Evaluation of the signs of enteric fever among the subjects showed that: bradycardia 10.7% (427), low blood pressure 13.4% (536), splenomegaly 7.8% (312), and hepatomegaly 3.2% (127) were the commonest signs encountered. Other signs encountered were weight loss 0.6%, rales 4.4%, coated tongue 2.3%, icterus 6.1%, rose spots 3.1%, night sweats 1.8%, and psychosis 1.8%, (Table 2).
Analysis of the laboratory findings on enteric fever among the subjects showed that anaemia, leucocytosis, leucopenia, and elevated liver enzymes were found in 11% (4390), 14.5% (578), 9.9% (395), and 8.6% (342) respectively. Stool culture positive only, blood culture positive only, and both stool and blood culture positive were recorded in 46.1% (1841), 10.8% (432), and 4.9% (198) respectively. Widal test significance was recorded in 17.3% (689) while urine culture positivity was recorded in 0.4% (17) subjects. Isolation of
A review of the 676 subjects with unusual presentations of enteric fever showed that: meningitis 27.7% (187), splenic abscess 12.4% (84), hepatic abscess 10% (68), and acalculous acute cholecystitis 11.1% (78) were the commonest presentations. Pneumonia 8.7% (59), neonatal typhoid 7% (47), dysentery 5.8% (39), and palatal palsy 0.1% (1) were also encountered, (Table 4).
Of the 3992 subjects with enteric fever reviewed, the frequency of fever, headache, weakness, chills and anorexia was found to be 72.45 92,889), 45% (1,798), 40.7% (1,624), 21.9% (875), and 19.5% (777) respectively. There were wide margin of reports among individual findings. Anand22 and Hoge,
In Sub-saharan Africa and other tropical regions of the world where malaria is still endemic, similar symptoms may be encountered among patients with malaria as well as initial symptoms of several viral infections28. Efforts should be made at excluding these diseases. Other symptoms such as myalgia, cough, insomnia, anorexia, weakness, constipation and nausea should be used, though not in isolation, to strengthen the suspicion of enteric fever. This suspicion could become stronger especially where both thin and thick blood films are negative for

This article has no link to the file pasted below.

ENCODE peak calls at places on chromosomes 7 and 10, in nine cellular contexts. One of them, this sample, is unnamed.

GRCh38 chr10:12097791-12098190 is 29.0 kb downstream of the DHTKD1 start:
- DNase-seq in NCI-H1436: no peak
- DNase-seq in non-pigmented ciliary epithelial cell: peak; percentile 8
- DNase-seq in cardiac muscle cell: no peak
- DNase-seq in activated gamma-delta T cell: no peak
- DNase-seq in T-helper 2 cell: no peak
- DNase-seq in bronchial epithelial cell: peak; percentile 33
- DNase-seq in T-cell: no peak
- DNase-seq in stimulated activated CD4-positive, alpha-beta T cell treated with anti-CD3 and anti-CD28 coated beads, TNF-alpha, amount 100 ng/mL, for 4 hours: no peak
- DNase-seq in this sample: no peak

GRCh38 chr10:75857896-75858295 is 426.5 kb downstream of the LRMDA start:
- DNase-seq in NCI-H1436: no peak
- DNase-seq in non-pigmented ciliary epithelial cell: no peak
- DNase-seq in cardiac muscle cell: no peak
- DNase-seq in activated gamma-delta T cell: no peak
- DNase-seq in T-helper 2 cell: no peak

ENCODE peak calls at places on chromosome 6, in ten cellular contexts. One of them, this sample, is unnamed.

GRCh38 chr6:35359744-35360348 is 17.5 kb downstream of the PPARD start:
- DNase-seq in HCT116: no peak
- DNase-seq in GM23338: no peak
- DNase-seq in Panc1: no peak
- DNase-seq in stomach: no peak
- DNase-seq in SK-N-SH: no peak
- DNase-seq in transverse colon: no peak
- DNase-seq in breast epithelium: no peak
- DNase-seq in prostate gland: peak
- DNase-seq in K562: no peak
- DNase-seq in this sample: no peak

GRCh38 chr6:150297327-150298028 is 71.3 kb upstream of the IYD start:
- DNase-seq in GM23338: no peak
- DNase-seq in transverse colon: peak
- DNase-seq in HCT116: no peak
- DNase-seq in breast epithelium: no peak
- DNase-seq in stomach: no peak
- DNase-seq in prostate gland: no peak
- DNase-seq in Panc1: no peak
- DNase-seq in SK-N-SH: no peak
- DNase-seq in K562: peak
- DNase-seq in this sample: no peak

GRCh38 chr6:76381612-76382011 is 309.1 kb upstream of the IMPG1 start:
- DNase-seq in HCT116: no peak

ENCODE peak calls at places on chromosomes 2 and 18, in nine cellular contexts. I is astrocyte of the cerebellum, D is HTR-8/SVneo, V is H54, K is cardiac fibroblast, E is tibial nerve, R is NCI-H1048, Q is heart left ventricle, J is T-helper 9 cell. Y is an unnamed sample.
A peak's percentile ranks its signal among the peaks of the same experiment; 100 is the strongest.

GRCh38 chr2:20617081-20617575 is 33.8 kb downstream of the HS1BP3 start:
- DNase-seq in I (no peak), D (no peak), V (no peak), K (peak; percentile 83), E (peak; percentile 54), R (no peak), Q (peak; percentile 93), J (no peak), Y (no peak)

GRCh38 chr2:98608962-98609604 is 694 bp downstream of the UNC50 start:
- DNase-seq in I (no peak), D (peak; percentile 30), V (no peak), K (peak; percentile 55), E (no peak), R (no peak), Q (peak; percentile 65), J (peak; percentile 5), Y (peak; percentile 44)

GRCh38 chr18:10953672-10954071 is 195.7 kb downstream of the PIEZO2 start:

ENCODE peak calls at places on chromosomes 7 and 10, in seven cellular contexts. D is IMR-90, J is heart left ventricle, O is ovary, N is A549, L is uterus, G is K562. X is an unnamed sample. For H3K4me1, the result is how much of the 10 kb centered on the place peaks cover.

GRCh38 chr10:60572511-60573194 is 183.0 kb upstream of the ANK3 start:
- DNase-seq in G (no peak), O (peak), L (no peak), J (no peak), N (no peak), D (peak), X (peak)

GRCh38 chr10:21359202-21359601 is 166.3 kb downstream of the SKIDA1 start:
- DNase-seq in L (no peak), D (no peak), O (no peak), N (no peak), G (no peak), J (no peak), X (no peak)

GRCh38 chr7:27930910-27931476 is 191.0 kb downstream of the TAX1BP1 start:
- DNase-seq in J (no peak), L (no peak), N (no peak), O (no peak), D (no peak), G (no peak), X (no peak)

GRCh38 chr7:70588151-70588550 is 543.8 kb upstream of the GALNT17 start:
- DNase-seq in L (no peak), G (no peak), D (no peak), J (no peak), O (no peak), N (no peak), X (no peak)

The inability to isolate
The presentation of enteric fever in the form of psoas abscess, myocarditis, hepatic abscess, meningitis, palatal palsy, and acute Glomerulonephritis among others pose serious challenge in prompt diagnosis31,32,33. It is also capable of ridiculing the clinical expertise of even the most experienced of physicians. Though some of these unusual presentations could be attributed to the complications of enteric fever; the obvious late presentation of such cases at the clinic where most of the common clinical features will have cleared further compounds the challenge of the attending physician34.
Physicians practicing in Sub-Saharan Africa and other tropical regions of the world where enteric fever is still endemic should consider typhoid, not too much a distant possibility in clinical presentations such as cutaneous vasculitis, acute aphasia, and haemorrhagic cystitis among others. Treatment for typhoid could be instituted in the absence of a reliable laboratory confirmatory test where other common causes have been ruled out. This approach may rescue at least a few of such patients who present in resource poor countries with ill equipped diagnostic facilities. Physicians practicing in regions of the world where typhoid has been controlled should as well be on a watch out for such bizarre presentations especially among travelers from endemic regions6,8,10,12.
In conclusion, we have found out that, apart from the usual clinical features of enteric fever the disease can trick the physician and present in quite unusual forms. This could be more confusing in the absence of reliable laboratory facilities to establish accurate diagnosis. Physicians practicing in typhoid prone regions of the world should assess patients with such unusual presentations as hepatitis, Glomerulonephritis, haemorrhagic cystitis, meningitis, and acute aphasia among others with the possibility that,
JOMBO G T A Department of Medical Microbiology & Parasitology, College of Medical Sciences, University of Calabar, P M B 1115 Calabar, Nigeria. E.mail- email@example.com Tel-08039726398